Definition of synoptic in English:

synoptic

Syllabification: syn·op·tic
Pronunciation: /səˈnäptik
 
/

adjective

  • 1Of or forming a general summary or synopsis: a synoptic outline of the contents
    More example sentences
    • The chapter seems more like a review than a synthesis, and I found myself more than once wishing for a more crisp, synoptic summary of the primary arguments of the schools and of the chapter.
    • The final volume includes a directory of the 1400 contributors, a synoptic outline of contents, and a 61-page index.
    • We have written a brief synoptic introduction to each of the parts.
  • 1.1Taking or involving a comprehensive mental view: a synoptic model of higher education
    More example sentences
    • Finally, our model provides a more synoptic view of pilferage effects than found in any of these previous papers.
    • Oracles become quite different things when they are removed from live time, and viewed under a synoptic gaze in the dead time of history now passed, in closed narratives, done and dusted, with closing credits and ‘The End’ at the end.
    • As expected, both gastropods and bivalves show remarkably similar Ordovician diversity trajectories on a global scale, thus lending support to the synoptic model of global evolutionary faunas.
  • 2Of or relating to the Synoptic Gospels.
    More example sentences
    • In John, although there are a few parabolic sayings, there are no parables comparable with the synoptic tradition.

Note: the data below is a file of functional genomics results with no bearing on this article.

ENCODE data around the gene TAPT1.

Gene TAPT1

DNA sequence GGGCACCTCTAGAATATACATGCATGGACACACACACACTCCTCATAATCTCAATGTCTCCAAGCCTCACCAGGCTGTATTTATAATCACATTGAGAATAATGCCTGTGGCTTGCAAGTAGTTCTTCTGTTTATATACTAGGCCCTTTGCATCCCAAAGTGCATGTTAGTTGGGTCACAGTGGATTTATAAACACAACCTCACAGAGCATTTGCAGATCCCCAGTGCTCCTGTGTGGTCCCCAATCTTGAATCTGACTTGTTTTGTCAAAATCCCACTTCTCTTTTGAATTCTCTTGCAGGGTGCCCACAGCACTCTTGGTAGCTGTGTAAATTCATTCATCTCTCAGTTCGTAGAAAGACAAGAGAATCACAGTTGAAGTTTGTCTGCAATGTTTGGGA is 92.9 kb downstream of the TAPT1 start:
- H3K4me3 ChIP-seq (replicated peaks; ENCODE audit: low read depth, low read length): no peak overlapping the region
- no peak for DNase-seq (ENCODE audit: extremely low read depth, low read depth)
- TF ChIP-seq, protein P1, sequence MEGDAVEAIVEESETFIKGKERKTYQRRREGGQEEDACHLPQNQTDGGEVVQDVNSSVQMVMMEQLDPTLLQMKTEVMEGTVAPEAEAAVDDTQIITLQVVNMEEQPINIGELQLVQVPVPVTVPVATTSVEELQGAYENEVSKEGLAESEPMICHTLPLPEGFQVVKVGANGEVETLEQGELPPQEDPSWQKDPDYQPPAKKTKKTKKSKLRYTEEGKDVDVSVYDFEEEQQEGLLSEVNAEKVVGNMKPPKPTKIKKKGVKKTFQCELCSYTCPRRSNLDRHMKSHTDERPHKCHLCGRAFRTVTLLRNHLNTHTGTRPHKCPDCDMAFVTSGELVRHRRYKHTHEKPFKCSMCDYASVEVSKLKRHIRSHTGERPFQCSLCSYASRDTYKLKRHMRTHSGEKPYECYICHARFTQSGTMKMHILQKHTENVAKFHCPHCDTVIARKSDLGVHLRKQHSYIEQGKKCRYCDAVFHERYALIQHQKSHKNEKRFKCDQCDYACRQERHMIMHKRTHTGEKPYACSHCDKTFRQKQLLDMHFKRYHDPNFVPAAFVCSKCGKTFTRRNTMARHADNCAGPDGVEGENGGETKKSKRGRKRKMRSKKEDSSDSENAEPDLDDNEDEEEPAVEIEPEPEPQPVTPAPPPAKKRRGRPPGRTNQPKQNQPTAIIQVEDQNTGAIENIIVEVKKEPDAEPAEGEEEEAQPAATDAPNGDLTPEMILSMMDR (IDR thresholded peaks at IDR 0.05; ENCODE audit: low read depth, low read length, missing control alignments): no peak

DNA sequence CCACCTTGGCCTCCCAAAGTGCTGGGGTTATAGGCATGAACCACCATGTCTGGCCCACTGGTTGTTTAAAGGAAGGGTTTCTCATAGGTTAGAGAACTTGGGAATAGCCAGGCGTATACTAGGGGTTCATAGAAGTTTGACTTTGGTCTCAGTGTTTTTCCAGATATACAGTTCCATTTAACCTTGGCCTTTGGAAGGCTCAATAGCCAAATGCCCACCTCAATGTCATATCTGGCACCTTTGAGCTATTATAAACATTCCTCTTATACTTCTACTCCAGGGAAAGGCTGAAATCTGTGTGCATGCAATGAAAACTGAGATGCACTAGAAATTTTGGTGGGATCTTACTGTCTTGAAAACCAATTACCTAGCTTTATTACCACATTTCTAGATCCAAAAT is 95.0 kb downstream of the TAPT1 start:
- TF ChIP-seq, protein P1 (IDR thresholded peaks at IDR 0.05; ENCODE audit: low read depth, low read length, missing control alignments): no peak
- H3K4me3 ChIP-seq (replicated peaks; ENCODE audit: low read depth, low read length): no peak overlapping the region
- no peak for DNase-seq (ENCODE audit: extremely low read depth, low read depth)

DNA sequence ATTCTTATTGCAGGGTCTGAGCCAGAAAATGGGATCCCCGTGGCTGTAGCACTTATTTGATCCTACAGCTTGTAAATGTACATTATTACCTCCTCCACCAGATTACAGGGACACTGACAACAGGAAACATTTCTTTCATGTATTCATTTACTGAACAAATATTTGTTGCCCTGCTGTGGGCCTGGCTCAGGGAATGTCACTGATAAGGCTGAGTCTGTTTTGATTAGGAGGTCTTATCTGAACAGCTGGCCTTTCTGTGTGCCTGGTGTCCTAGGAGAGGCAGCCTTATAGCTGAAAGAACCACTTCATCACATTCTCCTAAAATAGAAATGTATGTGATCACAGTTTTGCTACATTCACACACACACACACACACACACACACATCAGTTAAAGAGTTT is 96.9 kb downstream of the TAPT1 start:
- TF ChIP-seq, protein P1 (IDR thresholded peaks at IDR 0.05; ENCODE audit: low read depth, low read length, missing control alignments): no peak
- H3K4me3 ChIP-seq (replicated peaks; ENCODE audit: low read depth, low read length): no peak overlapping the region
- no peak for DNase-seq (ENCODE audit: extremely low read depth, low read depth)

• Nevertheless, this impressive volume is another significant step forward in the challenge to the hegemony of ‘the Two Document hypothesis’ in synoptic studies.
    • These highly Lucan traditions about Mary do not prevent him from inserting in another place the synoptic tradition valuing Mary on a different, common ground.

noun

(Synoptics) Back to top  
  • The Synoptic Gospels.
    More example sentences
    • In the Synoptics, the most characteristic form is the parable: a fresh, pithy, and often paradoxical story set in the everyday world of Jesus' time, and used above all to develop Jesus' key theme: the kingdom of God.
    • A related argument in this regard is that only John's Gospel portrays Jesus as claiming to be God; and since it is later than the Synoptics, the claims are the result of an evolution in Christian theology.
    • When God speaks in the Synoptics, God too uses ‘Bible-speak.’

Derivatives

synoptical

adjective
More example sentences
  • The Earth's rotation regimes coincide with tide fluctuations and synoptical processes in the atmosphere.
  • Lowry's interpretation of his liberal education in support of personal motives illustrates the privilege embedded in the synoptical perspective that Iola adopts.
  • But as soon as participant data become available, the synoptical data are replaced.

synoptically

Pronunciation: /-ik(ə)lē/
adverb
More example sentences
  • The need to synoptically characterize physical and biological properties of this large, inhospitable and remote ocean over long time periods leads to the use of satellite data.
  • Only these ‘smart’ systems can allow us to think and act synoptically on a planetary scale.
  • The book concludes with an examination of applied ecology and of popular culture, again necessarily synoptically.

Origin

early 17th century: from Greek sunoptikos, from sunopsis (see synopsis).

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Pronunciation: məˈlôrd
noun
used to address an English nobleman